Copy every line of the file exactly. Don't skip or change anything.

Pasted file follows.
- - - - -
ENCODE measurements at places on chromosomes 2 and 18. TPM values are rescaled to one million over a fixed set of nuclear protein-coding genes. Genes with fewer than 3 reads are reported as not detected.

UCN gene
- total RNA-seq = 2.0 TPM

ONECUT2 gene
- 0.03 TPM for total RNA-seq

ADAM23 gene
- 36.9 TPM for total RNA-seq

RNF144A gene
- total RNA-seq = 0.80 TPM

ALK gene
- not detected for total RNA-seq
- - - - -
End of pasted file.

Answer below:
ENCODE measurements at places on chromosomes 2 and 18. TPM values are rescaled to one million over a fixed set of nuclear protein-coding genes. Genes with fewer than 3 reads are reported as not detected.

UCN gene
- total RNA-seq = 2.0 TPM

ONECUT2 gene
- 0.03 TPM for total RNA-seq

ADAM23 gene
- 36.9 TPM for total RNA-seq

RNF144A gene
- total RNA-seq = 0.80 TPM

ALK gene
- not detected for total RNA-seq